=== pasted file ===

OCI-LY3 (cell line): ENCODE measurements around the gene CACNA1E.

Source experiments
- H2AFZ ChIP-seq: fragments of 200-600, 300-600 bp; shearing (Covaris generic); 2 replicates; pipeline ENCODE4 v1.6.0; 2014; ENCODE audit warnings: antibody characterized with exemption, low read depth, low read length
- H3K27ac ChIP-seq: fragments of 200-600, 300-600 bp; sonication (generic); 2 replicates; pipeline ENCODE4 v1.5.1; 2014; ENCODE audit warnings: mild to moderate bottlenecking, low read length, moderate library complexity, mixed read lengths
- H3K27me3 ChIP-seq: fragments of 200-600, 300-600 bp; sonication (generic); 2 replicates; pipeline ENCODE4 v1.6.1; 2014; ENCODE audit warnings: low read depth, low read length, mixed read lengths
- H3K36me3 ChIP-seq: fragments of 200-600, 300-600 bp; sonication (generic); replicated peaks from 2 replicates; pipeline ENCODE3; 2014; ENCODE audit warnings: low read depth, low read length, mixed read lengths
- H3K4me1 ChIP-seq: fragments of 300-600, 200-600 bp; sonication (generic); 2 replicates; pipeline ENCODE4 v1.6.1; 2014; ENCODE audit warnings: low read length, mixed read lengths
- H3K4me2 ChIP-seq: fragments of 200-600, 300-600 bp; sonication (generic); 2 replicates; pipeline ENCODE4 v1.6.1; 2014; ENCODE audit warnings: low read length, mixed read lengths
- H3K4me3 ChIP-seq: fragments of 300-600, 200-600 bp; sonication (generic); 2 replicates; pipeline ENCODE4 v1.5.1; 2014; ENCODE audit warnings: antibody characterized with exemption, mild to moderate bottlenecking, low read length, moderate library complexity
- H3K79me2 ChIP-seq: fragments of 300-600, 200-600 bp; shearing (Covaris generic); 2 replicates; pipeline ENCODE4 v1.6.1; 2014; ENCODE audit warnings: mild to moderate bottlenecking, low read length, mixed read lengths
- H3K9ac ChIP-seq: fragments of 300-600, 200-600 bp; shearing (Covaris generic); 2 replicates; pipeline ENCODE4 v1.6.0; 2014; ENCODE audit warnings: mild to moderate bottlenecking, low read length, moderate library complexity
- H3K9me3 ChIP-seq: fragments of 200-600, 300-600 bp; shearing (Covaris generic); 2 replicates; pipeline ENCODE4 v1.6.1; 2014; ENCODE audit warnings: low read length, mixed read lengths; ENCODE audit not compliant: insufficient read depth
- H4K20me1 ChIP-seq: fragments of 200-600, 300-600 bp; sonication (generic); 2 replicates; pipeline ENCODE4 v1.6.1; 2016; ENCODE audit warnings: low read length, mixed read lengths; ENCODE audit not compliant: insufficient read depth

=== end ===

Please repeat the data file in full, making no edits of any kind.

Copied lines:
OCI-LY3 (cell line): ENCODE measurements around the gene CACNA1E.

Source experiments
- H2AFZ ChIP-seq: fragments of 200-600, 300-600 bp; shearing (Covaris generic); 2 replicates; pipeline ENCODE4 v1.6.0; 2014; ENCODE audit warnings: antibody characterized with exemption, low read depth, low read length
- H3K27ac ChIP-seq: fragments of 200-600, 300-600 bp; sonication (generic); 2 replicates; pipeline ENCODE4 v1.5.1; 2014; ENCODE audit warnings: mild to moderate bottlenecking, low read length, moderate library complexity, mixed read lengths
- H3K27me3 ChIP-seq: fragments of 200-600, 300-600 bp; sonication (generic); 2 replicates; pipeline ENCODE4 v1.6.1; 2014; ENCODE audit warnings: low read depth, low read length, mixed read lengths
- H3K36me3 ChIP-seq: fragments of 200-600, 300-600 bp; sonication (generic); replicated peaks from 2 replicates; pipeline ENCODE3; 2014; ENCODE audit warnings: low read depth, low read length, mixed read lengths
- H3K4me1 ChIP-seq: fragments of 300-600, 200-600 bp; sonication (generic); 2 replicates; pipeline ENCODE4 v1.6.1; 2014; ENCODE audit warnings: low read length, mixed read lengths
- H3K4me2 ChIP-seq: fragments of 200-600, 300-600 bp; sonication (generic); 2 replicates; pipeline ENCODE4 v1.6.1; 2014; ENCODE audit warnings: low read length, mixed read lengths
- H3K4me3 ChIP-seq: fragments of 300-600, 200-600 bp; sonication (generic); 2 replicates; pipeline ENCODE4 v1.5.1; 2014; ENCODE audit warnings: antibody characterized with exemption, mild to moderate bottlenecking, low read length, moderate library complexity
- H3K79me2 ChIP-seq: fragments of 300-600, 200-600 bp; shearing (Covaris generic); 2 replicates; pipeline ENCODE4 v1.6.1; 2014; ENCODE audit warnings: mild to moderate bottlenecking, low read length, mixed read lengths
- H3K9ac ChIP-seq: fragments of 300-600, 200-600 bp; shearing (Covaris generic); 2 replicates; pipeline ENCODE4 v1.6.0; 2014; ENCODE audit warnings: mild to moderate bottlenecking, low read length, moderate library complexity
- H3K9me3 ChIP-seq: fragments of 200-600, 300-600 bp; shearing (Covaris generic); 2 replicates; pipeline ENCODE4 v1.6.1; 2014; ENCODE audit warnings: low read length, mixed read lengths; ENCODE audit not compliant: insufficient read depth
- H4K20me1 ChIP-seq: fragments of 200-600, 300-600 bp; sonication (generic); 2 replicates; pipeline ENCODE4 v1.6.1; 2016; ENCODE audit warnings: low read length, mixed read lengths; ENCODE audit not compliant: insufficient read depth